Japanese Journal of Smoking Control Science
Online ISSN : 1883-3926
Volume vol.12 , Issue 05
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  • Takahiro Yamanaka, Masahiro Mori, M Kasuya, T Sugiyama, H Sakazaki, Yu ...
    2018 Volume vol.12 Issue 05 Pages 1-6
    Published: 2018
    Released: June 02, 2021
    JOURNALS OPEN ACCESS
    【Purpose】We aimed to find the effects on health expenditures in gastric cancer surgery cases where there was preoperative smoking cessation.
    【Methods】The subjects were ninety-seven patients with gastric cancer who underwent open distal gastrectomies from January 2011 to December 2016 in our department. Initially, we divided them into smokers and never-smokers and compared their relative health expenditures. Next, smokers were further divided into three sub-groups according to their smoking status: (1) ex-smokers (i.e., those who stopped smoking long before surgery), (2) recent non-smokers (i.e., those who stopped smoking shortly before surgery) and (3) current smokers (i.e., those who continued smoking). Then, the three groups were compared. In our department, we used the DPC (diagnosis procedure combination) system, so the comparison was examined piecemeal, with comprehensive points and gross pay points calculated by DPC.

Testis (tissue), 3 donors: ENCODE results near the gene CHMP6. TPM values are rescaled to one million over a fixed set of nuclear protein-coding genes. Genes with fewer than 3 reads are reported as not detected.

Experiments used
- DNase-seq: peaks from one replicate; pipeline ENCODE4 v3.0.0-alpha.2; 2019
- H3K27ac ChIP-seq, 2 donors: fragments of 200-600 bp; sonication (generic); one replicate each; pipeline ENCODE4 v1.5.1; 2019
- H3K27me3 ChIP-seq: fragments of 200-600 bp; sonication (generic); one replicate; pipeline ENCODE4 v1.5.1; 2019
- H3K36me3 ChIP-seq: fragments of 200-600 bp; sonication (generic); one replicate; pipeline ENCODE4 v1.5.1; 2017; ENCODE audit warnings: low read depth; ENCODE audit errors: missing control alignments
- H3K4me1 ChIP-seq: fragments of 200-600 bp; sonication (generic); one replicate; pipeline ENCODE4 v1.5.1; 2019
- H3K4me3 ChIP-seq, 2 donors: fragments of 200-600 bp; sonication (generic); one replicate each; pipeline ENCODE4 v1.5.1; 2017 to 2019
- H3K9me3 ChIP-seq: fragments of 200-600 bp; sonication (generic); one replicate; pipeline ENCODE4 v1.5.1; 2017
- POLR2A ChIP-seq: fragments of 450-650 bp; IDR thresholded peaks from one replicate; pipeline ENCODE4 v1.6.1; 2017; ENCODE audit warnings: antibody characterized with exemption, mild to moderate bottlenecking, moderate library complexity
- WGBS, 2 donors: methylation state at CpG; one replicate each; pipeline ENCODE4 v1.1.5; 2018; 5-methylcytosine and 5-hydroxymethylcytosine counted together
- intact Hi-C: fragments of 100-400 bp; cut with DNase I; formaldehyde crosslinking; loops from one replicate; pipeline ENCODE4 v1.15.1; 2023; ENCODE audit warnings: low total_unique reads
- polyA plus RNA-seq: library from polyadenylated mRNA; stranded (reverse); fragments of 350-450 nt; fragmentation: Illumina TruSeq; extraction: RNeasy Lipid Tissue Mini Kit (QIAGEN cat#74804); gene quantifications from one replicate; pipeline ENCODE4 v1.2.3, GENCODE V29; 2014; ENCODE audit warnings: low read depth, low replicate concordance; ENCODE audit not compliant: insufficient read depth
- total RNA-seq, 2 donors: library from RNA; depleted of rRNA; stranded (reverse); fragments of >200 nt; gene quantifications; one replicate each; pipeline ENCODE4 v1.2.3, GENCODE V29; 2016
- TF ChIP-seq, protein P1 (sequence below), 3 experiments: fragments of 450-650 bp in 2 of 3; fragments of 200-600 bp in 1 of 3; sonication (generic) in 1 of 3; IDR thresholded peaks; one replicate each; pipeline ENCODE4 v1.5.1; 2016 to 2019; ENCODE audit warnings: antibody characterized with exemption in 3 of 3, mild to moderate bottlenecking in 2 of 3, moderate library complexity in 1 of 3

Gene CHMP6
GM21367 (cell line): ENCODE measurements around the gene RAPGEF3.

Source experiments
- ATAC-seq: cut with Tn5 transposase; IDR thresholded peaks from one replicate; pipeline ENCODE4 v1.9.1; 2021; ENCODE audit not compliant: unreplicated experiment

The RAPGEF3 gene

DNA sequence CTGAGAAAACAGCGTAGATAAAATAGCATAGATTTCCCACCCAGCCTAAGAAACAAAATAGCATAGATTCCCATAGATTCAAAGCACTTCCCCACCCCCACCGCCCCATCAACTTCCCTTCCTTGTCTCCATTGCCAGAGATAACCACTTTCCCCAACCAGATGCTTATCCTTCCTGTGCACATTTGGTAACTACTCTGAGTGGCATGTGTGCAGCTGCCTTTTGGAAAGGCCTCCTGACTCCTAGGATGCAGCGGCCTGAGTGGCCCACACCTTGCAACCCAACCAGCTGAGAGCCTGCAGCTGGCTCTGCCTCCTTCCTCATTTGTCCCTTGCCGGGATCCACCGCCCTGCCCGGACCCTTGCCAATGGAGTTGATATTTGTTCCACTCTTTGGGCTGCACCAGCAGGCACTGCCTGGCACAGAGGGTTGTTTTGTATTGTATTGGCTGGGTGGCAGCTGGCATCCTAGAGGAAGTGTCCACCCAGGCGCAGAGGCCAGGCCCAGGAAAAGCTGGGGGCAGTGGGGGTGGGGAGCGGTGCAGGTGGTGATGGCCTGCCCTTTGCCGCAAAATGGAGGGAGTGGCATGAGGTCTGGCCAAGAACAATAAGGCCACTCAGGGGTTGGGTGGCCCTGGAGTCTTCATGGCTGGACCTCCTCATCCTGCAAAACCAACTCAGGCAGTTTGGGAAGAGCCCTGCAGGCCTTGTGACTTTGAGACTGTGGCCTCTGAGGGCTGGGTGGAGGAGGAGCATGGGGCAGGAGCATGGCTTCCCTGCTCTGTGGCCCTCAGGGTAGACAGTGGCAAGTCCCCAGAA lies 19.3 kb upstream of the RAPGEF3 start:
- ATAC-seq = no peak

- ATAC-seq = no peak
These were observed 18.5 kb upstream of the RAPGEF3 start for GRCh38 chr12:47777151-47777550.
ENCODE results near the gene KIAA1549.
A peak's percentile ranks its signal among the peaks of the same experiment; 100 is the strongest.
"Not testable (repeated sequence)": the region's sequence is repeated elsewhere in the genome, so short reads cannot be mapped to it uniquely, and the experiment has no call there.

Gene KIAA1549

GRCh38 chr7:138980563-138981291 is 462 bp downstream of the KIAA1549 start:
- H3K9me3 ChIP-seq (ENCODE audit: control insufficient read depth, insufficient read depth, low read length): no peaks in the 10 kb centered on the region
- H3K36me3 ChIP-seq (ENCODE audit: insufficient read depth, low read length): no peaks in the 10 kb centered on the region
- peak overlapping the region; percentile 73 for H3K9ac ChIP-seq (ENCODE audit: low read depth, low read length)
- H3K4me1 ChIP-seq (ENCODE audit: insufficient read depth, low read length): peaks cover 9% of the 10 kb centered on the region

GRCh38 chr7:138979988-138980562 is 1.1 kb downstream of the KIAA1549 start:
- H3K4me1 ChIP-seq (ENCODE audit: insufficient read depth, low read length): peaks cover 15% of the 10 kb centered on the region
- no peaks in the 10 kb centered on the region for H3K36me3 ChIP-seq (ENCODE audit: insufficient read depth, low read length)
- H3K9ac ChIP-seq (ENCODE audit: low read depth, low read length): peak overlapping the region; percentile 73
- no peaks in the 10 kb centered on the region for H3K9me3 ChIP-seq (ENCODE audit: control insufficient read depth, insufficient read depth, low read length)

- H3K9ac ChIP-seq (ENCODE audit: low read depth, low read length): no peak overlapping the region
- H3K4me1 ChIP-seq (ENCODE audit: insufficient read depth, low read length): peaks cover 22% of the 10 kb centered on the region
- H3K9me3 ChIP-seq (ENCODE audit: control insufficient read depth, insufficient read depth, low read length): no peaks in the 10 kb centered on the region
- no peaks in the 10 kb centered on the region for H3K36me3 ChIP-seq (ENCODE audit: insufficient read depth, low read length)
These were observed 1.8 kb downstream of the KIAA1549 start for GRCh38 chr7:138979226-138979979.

【Results】Compared to never-smokers, healthcare expenditure were found to be high for smokers in terms of gross pay points and comprehensive points (p = 0.03 and p = 0.078, respectively). Healthcare expenditures were higher for ex-smokers and current smokers in terms of gross pay points and comprehensive points, compared to recent non-smokers. Moreover, the expenditures of recent non-smokers were the same as those for one who had never smoked.
    【Conclusion】Gastric cancer patients smoking during the preoperative period ran the risk of higher medical costs. However, preoperative smoking cessation caused medical costs for recent smokers to decrease, arriving at the same level as never-smokers do. Thus, we should tell patients prior to surgery the importance of stopping smoking.
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